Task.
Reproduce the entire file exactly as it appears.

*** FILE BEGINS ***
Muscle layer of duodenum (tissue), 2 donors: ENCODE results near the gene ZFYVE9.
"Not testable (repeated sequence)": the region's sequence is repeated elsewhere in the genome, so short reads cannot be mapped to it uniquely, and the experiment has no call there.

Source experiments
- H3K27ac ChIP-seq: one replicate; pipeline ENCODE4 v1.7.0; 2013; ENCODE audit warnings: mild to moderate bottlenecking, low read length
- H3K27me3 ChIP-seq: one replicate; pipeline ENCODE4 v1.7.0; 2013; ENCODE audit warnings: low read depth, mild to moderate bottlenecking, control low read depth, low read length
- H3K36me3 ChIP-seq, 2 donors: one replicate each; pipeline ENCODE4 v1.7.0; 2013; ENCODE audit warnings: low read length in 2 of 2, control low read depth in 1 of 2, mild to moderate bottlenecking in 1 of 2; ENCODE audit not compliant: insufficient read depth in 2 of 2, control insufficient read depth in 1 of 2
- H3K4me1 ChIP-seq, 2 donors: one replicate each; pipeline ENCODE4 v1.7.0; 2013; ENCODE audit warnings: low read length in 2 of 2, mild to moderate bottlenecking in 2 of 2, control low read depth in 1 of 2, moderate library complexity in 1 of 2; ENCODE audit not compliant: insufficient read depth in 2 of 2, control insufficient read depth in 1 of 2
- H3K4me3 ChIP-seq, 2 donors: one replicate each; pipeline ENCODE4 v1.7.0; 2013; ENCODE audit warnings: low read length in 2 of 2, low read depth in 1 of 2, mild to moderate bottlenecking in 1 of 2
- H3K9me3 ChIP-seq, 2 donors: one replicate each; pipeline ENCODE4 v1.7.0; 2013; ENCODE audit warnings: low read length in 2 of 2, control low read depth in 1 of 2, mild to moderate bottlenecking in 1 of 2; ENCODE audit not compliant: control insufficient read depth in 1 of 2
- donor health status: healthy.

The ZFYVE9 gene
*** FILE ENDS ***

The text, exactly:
Muscle layer of duodenum (tissue), 2 donors: ENCODE results near the gene ZFYVE9.
"Not testable (repeated sequence)": the region's sequence is repeated elsewhere in the genome, so short reads cannot be mapped to it uniquely, and the experiment has no call there.

Source experiments
- H3K27ac ChIP-seq: one replicate; pipeline ENCODE4 v1.7.0; 2013; ENCODE audit warnings: mild to moderate bottlenecking, low read length
- H3K27me3 ChIP-seq: one replicate; pipeline ENCODE4 v1.7.0; 2013; ENCODE audit warnings: low read depth, mild to moderate bottlenecking, control low read depth, low read length
- H3K36me3 ChIP-seq, 2 donors: one replicate each; pipeline ENCODE4 v1.7.0; 2013; ENCODE audit warnings: low read length in 2 of 2, control low read depth in 1 of 2, mild to moderate bottlenecking in 1 of 2; ENCODE audit not compliant: insufficient read depth in 2 of 2, control insufficient read depth in 1 of 2
- H3K4me1 ChIP-seq, 2 donors: one replicate each; pipeline ENCODE4 v1.7.0; 2013; ENCODE audit warnings: low read length in 2 of 2, mild to moderate bottlenecking in 2 of 2, control low read depth in 1 of 2, moderate library complexity in 1 of 2; ENCODE audit not compliant: insufficient read depth in 2 of 2, control insufficient read depth in 1 of 2
- H3K4me3 ChIP-seq, 2 donors: one replicate each; pipeline ENCODE4 v1.7.0; 2013; ENCODE audit warnings: low read length in 2 of 2, low read depth in 1 of 2, mild to moderate bottlenecking in 1 of 2
- H3K9me3 ChIP-seq, 2 donors: one replicate each; pipeline ENCODE4 v1.7.0; 2013; ENCODE audit warnings: low read length in 2 of 2, control low read depth in 1 of 2, mild to moderate bottlenecking in 1 of 2; ENCODE audit not compliant: control insufficient read depth in 1 of 2
- donor health status: healthy.

The ZFYVE9 gene